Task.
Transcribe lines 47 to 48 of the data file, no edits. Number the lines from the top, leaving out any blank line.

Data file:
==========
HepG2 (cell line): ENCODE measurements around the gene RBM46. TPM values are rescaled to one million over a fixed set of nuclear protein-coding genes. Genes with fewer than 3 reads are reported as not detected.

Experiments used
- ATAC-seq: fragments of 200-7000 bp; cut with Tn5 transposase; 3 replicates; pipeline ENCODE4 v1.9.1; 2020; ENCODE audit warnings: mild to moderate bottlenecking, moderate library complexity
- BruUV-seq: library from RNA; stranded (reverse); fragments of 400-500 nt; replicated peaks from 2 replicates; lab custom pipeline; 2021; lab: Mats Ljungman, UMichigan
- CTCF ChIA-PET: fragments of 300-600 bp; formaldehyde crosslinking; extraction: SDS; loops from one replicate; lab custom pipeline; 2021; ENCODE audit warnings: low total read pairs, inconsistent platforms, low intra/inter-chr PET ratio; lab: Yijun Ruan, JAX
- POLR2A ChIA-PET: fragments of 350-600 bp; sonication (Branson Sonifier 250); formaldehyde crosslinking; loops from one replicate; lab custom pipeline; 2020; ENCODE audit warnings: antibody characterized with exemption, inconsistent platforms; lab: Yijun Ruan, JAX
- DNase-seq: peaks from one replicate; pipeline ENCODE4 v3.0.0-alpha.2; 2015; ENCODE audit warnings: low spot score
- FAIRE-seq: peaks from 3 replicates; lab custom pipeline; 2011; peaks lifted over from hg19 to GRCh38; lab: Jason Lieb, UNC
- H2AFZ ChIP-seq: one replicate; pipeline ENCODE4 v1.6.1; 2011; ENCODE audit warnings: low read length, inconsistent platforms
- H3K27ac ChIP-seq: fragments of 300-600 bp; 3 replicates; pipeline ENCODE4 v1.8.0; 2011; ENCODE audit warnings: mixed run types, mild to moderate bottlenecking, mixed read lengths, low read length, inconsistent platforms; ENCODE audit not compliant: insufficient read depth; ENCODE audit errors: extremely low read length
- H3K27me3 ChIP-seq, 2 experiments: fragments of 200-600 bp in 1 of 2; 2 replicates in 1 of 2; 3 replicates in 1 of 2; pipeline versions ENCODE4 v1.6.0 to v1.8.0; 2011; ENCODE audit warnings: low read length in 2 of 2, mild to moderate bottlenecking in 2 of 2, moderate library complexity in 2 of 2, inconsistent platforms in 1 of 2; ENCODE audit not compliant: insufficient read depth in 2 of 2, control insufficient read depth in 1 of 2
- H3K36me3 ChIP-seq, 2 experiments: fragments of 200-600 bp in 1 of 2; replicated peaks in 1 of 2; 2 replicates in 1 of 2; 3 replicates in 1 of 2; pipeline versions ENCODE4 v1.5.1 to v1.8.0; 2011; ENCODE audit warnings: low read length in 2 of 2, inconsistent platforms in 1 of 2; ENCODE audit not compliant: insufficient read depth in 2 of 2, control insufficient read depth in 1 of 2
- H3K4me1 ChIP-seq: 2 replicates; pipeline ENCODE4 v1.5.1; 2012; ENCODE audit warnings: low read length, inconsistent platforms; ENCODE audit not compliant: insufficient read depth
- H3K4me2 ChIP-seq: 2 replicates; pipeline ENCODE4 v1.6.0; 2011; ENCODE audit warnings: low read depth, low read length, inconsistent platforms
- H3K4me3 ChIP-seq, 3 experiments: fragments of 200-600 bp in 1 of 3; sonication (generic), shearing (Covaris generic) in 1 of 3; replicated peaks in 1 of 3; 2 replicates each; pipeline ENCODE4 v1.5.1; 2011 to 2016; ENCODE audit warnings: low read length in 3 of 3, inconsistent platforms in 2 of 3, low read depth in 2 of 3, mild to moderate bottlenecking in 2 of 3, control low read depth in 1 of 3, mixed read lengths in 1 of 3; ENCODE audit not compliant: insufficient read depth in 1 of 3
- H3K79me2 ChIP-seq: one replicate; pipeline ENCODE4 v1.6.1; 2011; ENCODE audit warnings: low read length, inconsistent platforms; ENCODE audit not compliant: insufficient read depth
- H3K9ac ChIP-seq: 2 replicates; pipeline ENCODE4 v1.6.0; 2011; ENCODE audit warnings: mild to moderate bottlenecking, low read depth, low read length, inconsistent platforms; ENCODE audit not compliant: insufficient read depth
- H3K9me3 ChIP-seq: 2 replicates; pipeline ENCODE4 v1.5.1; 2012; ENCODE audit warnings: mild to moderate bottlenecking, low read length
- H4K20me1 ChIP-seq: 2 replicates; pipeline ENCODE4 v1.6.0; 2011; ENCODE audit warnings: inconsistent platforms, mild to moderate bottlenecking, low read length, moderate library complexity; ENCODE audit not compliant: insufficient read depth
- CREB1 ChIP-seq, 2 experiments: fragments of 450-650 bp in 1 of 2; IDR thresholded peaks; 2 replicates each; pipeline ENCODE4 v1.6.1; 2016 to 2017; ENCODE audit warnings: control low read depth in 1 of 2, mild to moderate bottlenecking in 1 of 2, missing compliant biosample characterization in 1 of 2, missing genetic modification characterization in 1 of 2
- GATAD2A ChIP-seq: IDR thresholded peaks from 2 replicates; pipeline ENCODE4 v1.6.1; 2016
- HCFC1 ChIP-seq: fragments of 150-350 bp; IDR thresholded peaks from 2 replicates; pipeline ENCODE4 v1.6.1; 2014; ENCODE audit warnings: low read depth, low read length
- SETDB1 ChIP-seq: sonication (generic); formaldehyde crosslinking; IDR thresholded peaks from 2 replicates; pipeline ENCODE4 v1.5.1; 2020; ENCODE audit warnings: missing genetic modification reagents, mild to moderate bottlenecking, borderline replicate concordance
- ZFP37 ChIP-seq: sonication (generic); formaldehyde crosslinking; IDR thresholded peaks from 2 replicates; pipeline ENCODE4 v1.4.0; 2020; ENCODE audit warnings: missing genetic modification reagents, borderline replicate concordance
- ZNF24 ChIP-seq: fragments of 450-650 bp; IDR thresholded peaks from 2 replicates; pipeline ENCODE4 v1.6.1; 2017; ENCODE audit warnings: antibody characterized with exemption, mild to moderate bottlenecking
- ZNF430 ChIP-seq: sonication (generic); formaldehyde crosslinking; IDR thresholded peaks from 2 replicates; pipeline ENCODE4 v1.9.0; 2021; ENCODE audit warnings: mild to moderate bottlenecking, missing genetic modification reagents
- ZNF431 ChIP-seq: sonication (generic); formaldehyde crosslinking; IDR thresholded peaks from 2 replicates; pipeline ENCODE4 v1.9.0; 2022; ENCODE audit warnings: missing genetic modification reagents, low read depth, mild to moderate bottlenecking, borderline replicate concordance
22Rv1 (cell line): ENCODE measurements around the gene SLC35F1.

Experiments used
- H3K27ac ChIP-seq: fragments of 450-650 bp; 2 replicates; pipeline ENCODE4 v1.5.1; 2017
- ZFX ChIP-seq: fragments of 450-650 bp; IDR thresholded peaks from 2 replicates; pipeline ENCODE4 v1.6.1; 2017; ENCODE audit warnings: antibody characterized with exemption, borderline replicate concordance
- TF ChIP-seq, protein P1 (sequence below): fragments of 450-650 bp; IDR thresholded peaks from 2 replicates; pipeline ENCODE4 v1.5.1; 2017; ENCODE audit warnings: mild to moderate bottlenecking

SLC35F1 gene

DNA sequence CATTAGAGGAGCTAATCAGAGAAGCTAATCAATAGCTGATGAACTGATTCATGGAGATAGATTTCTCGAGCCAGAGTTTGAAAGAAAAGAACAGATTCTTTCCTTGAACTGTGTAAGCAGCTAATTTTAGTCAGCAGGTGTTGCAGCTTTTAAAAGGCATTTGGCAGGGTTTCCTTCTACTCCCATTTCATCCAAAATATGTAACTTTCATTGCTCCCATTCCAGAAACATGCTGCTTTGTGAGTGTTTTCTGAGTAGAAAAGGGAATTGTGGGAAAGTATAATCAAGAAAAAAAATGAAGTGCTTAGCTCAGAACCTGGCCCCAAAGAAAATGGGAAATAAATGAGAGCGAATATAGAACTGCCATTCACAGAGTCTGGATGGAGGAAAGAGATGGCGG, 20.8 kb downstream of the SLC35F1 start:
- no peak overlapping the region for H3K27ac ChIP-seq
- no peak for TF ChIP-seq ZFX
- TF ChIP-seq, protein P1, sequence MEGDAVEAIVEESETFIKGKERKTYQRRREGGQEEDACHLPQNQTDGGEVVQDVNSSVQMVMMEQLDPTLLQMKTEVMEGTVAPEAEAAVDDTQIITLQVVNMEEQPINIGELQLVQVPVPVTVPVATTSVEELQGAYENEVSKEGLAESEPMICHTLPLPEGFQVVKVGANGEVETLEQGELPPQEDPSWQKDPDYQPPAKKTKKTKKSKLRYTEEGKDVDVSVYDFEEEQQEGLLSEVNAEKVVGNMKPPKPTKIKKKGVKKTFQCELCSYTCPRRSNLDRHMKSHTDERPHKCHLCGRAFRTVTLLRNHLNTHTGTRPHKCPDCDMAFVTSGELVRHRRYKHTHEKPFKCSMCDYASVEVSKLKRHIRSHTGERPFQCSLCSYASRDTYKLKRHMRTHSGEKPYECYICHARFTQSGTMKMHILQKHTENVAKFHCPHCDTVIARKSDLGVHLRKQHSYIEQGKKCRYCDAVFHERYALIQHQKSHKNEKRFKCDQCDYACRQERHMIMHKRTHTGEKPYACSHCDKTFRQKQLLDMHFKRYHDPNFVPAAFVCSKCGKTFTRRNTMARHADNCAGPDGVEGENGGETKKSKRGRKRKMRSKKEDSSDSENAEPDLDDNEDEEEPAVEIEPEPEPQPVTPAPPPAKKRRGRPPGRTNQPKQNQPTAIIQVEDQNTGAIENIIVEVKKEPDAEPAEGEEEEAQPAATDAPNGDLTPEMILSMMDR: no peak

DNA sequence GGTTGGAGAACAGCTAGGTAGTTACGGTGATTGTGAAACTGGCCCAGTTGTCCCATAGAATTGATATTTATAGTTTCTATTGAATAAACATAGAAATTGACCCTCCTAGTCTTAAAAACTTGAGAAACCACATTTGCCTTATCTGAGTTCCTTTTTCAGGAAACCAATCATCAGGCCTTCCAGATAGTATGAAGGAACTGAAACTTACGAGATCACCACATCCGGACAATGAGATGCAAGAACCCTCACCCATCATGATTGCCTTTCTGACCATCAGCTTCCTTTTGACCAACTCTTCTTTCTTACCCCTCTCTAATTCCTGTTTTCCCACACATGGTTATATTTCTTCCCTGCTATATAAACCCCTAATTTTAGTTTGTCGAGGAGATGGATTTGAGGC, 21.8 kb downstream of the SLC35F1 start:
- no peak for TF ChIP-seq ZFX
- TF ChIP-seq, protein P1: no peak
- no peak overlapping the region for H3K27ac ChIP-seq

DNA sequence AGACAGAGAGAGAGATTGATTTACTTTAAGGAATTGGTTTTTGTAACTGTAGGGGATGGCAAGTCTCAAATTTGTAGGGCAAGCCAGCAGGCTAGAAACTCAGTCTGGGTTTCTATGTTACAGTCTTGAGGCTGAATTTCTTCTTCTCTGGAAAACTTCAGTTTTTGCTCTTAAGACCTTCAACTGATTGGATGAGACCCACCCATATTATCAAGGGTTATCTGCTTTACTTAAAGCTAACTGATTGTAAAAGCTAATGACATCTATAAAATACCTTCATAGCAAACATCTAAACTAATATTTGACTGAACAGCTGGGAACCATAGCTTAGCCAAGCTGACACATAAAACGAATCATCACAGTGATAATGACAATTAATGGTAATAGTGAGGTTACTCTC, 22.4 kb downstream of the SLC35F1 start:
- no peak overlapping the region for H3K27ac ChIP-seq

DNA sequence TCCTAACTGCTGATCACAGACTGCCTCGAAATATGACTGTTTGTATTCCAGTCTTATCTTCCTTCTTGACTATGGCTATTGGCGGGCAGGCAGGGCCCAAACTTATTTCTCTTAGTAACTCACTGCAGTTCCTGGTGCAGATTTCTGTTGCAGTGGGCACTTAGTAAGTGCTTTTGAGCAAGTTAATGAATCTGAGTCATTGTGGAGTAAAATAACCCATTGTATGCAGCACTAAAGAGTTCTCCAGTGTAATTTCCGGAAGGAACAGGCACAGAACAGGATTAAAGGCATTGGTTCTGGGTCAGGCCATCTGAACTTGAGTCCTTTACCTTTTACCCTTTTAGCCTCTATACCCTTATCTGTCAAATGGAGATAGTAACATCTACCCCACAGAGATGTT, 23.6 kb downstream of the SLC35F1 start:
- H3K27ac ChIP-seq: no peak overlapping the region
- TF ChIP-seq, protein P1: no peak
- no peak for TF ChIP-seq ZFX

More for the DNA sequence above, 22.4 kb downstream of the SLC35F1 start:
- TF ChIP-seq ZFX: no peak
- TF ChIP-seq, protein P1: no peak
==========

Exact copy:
- no peak for TF ChIP-seq ZFX

More for the DNA sequence above, 22.4 kb downstream of the SLC35F1 start: